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Richard Crowson Commentary

Richard Crowson: Halloween Traditions


There’s a memorable Halloween night scene in the book To Kill a Mockingbird, by Harper Lee. The story’s protagonist, 6-year old Scout is walking home after dark from a Halloween school program. Scout is still wearing her clumsy chicken wire and paper costume from the program in which children represent different agricultural products: she’s dressed as a cured ham.

In the book, the whole reason for the staging of the Halloween night pageant is to redirect the energies of the town’s youth away from the tradition of playing tricks on their elders.

Trick-or-treating originated in ancient days, as something called “a-souling.” People wore disguises so that evil spirits wouldn’t recognize them as they went door-to-door collecting cake treats called “soul cakes” in return for their prayers for the dead. Pumpkin carving is an American version of what was originally turnip carving. Halloween’s traditions have disguised themselves over the centuries but appear to have supernatural longevity.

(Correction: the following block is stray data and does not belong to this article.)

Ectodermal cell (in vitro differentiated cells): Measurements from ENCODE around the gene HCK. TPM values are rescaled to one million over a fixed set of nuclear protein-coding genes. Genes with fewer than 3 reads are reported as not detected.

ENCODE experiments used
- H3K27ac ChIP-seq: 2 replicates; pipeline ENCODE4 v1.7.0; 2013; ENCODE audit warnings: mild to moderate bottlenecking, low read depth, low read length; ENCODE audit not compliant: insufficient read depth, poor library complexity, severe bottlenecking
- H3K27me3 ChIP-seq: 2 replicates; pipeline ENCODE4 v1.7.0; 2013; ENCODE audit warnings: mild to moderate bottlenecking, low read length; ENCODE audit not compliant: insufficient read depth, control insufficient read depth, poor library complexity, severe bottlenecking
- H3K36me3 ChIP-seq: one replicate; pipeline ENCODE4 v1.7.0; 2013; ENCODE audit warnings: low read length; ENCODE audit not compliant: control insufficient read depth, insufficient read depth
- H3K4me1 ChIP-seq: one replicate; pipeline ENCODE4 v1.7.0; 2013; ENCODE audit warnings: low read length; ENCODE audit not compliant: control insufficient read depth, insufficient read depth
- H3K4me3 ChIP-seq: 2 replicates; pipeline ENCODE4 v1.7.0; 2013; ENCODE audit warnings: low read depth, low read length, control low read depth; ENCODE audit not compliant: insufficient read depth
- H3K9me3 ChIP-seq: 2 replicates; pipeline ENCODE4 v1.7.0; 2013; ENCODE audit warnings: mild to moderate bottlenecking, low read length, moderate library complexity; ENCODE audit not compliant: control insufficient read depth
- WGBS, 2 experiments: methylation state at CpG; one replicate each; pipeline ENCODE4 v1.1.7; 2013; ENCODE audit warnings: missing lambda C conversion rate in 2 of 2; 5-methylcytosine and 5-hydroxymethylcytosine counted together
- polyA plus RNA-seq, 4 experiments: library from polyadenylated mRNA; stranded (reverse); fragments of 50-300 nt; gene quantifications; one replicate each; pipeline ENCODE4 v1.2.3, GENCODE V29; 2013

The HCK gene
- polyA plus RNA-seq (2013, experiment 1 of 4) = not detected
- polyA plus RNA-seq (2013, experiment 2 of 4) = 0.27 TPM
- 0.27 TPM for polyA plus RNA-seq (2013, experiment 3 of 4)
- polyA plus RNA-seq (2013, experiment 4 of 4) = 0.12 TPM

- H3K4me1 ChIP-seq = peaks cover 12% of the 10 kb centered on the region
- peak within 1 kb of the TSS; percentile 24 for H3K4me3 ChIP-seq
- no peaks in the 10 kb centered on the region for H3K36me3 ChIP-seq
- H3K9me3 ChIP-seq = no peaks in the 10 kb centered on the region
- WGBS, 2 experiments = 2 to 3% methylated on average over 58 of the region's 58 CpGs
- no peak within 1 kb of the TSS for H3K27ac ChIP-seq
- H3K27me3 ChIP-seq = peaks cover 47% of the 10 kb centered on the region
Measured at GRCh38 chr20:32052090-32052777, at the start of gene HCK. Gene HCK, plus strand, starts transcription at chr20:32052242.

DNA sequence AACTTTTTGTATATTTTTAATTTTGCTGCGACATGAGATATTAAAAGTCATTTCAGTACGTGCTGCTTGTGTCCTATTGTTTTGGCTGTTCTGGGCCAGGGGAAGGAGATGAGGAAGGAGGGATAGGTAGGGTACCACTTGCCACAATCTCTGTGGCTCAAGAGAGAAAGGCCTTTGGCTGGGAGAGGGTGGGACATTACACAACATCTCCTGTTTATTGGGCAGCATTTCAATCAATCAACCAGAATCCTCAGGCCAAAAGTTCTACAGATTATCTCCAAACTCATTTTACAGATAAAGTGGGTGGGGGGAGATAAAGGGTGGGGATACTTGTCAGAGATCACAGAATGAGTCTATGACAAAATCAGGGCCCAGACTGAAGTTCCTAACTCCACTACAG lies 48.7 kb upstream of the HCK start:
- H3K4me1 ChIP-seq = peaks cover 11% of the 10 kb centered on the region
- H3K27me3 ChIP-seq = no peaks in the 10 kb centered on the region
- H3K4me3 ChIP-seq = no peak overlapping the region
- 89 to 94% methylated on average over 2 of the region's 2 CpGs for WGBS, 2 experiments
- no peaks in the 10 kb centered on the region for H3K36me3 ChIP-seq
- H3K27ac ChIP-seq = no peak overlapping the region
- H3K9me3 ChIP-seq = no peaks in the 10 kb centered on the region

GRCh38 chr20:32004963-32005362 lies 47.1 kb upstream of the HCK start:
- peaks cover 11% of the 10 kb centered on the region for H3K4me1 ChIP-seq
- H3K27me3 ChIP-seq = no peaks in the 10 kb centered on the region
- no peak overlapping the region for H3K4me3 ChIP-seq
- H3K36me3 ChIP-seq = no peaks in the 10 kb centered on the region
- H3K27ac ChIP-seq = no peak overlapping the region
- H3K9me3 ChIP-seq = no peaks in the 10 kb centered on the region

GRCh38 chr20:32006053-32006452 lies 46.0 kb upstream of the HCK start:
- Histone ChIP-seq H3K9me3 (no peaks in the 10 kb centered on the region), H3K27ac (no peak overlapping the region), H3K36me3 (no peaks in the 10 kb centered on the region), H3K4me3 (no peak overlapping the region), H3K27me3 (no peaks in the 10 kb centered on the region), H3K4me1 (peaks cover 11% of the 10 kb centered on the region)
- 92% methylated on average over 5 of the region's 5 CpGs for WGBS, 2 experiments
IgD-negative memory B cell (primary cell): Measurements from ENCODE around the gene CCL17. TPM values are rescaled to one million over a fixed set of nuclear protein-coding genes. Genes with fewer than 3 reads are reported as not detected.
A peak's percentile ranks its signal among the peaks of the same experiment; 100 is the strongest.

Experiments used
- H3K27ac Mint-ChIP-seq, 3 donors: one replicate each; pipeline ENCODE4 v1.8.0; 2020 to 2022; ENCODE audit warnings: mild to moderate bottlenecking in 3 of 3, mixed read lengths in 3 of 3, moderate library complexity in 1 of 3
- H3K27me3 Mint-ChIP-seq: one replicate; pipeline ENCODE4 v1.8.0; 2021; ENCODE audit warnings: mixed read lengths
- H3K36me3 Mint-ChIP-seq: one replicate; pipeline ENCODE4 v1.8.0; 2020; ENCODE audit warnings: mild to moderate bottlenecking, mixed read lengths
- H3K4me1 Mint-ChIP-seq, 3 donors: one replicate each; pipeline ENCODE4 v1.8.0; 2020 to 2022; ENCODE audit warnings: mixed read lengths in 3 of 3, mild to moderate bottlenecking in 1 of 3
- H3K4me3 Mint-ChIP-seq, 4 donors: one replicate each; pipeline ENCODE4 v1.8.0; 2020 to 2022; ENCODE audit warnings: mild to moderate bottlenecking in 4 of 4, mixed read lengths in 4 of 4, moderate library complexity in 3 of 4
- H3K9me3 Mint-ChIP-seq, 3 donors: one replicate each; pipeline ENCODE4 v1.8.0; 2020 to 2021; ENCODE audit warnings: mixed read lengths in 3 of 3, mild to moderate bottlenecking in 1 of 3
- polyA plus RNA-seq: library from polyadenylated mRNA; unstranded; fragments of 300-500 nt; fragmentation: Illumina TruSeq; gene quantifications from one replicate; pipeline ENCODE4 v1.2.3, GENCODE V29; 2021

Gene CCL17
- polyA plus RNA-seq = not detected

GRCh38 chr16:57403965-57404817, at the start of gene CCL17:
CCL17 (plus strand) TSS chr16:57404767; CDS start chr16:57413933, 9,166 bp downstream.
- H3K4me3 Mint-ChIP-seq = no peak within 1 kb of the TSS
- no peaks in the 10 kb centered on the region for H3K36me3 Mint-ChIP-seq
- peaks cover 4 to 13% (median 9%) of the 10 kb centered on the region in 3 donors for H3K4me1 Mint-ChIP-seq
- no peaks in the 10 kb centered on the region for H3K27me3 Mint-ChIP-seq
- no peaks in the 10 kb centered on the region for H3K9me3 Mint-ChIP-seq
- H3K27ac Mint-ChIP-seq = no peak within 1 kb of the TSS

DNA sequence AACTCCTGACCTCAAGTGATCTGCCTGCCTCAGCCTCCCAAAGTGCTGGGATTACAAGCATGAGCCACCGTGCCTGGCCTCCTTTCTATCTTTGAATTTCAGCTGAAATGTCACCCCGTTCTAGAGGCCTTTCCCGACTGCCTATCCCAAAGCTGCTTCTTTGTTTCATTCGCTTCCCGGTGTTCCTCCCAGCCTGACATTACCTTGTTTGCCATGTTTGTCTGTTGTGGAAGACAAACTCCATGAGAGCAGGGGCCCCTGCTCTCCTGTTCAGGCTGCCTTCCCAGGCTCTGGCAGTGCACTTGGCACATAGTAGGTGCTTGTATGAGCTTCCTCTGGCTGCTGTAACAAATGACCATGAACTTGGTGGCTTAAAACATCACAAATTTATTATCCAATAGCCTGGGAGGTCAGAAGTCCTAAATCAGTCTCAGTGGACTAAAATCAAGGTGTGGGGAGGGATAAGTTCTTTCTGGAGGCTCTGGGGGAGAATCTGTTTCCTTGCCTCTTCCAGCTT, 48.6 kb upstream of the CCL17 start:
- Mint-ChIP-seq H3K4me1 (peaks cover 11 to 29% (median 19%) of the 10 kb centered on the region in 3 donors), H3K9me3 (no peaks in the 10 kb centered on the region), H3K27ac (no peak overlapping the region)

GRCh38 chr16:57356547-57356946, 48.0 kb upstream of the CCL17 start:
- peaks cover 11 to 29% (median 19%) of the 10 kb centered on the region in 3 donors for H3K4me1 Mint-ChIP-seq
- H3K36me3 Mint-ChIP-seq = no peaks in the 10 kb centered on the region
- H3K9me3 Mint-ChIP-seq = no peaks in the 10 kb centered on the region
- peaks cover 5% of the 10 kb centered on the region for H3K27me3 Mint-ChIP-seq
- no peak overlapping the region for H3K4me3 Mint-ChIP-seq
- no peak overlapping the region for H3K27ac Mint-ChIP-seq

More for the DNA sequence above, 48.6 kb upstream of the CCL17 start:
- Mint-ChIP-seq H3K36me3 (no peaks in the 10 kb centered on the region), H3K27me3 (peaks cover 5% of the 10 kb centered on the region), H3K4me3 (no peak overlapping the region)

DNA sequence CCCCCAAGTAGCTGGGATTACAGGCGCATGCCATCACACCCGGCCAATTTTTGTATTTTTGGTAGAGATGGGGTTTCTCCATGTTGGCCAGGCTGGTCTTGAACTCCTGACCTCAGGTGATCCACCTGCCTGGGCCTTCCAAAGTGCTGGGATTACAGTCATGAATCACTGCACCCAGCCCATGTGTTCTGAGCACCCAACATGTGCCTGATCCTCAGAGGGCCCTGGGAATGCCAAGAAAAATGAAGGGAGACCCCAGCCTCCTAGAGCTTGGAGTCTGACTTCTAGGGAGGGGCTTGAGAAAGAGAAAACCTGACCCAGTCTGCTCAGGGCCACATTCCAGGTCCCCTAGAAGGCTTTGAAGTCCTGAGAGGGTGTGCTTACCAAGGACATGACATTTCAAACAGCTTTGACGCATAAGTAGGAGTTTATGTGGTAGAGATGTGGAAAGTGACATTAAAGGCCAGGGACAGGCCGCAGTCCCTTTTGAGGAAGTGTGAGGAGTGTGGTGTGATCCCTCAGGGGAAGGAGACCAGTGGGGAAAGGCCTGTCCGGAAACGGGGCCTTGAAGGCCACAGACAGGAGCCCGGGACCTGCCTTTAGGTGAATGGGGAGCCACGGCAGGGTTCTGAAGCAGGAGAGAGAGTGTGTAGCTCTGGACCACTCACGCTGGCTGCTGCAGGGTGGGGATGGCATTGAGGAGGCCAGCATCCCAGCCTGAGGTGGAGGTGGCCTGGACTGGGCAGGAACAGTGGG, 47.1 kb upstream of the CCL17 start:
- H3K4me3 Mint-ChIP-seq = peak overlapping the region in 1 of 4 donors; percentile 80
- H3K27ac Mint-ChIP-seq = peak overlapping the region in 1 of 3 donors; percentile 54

One of the old traditions that we no longer hear about was a somewhat hazardous method for predicting one’s next lover. You were supposed to hold a mirror as you walked backwards down the basement stairs on Halloween night. The face that appeared in the mirror would be that of your next lover. Hmm. I wonder if this method could also predict which candidate the voters will choose.

All the politicians who are mugging it up, begging for our votes remind me of costumed hams considerably more devious than Scout in To Kill a Mockingbird. Some disguise themselves as reformers. Some want to carve up public education. Some intend to play tricks on their elders.

On Halloween and on Election Day, be cautious. These are traditionally scary days.